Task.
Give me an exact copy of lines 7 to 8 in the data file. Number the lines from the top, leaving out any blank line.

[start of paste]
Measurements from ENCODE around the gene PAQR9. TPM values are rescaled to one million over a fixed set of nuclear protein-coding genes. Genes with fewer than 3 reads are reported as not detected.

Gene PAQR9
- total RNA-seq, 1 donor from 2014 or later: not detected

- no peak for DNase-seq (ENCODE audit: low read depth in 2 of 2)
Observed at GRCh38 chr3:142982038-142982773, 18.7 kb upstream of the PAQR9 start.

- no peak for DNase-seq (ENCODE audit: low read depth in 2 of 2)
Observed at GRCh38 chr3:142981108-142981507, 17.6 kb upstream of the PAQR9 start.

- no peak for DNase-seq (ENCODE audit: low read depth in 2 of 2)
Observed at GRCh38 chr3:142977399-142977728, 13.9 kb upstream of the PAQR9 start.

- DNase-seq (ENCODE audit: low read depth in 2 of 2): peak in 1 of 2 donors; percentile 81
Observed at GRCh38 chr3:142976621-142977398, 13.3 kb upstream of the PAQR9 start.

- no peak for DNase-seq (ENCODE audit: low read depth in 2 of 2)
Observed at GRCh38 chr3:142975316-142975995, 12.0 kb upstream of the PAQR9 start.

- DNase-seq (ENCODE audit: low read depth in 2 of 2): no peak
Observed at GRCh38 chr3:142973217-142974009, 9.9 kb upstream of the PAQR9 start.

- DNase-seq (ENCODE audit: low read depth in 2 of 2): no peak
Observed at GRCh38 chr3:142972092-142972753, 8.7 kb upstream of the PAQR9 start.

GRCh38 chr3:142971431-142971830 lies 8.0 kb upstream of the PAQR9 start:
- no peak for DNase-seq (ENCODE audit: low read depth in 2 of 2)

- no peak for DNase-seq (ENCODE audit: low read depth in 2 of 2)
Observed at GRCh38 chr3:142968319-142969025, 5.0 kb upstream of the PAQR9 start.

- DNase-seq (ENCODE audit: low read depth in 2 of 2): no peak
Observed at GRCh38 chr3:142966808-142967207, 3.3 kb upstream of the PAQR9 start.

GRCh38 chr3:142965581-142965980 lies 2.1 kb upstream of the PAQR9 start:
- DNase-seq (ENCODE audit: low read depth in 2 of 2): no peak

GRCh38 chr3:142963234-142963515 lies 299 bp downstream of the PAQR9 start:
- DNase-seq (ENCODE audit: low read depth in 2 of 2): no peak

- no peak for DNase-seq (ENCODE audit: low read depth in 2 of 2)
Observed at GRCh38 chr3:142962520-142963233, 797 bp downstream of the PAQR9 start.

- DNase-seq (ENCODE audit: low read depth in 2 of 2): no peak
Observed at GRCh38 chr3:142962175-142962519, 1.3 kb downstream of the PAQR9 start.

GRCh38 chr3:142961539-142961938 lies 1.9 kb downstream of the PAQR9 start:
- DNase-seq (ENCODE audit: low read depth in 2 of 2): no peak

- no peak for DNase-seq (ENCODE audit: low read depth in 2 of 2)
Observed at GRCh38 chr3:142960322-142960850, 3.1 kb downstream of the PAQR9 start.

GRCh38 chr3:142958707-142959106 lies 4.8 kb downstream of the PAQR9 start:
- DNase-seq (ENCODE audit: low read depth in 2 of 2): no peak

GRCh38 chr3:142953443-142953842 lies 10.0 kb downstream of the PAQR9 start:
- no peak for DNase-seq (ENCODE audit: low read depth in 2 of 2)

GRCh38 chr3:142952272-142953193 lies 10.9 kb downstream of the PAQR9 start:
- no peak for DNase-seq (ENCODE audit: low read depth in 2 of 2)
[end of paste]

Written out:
Observed at GRCh38 chr3:142981108-142981507, 17.6 kb upstream of the PAQR9 start.

- no peak for DNase-seq (ENCODE audit: low read depth in 2 of 2)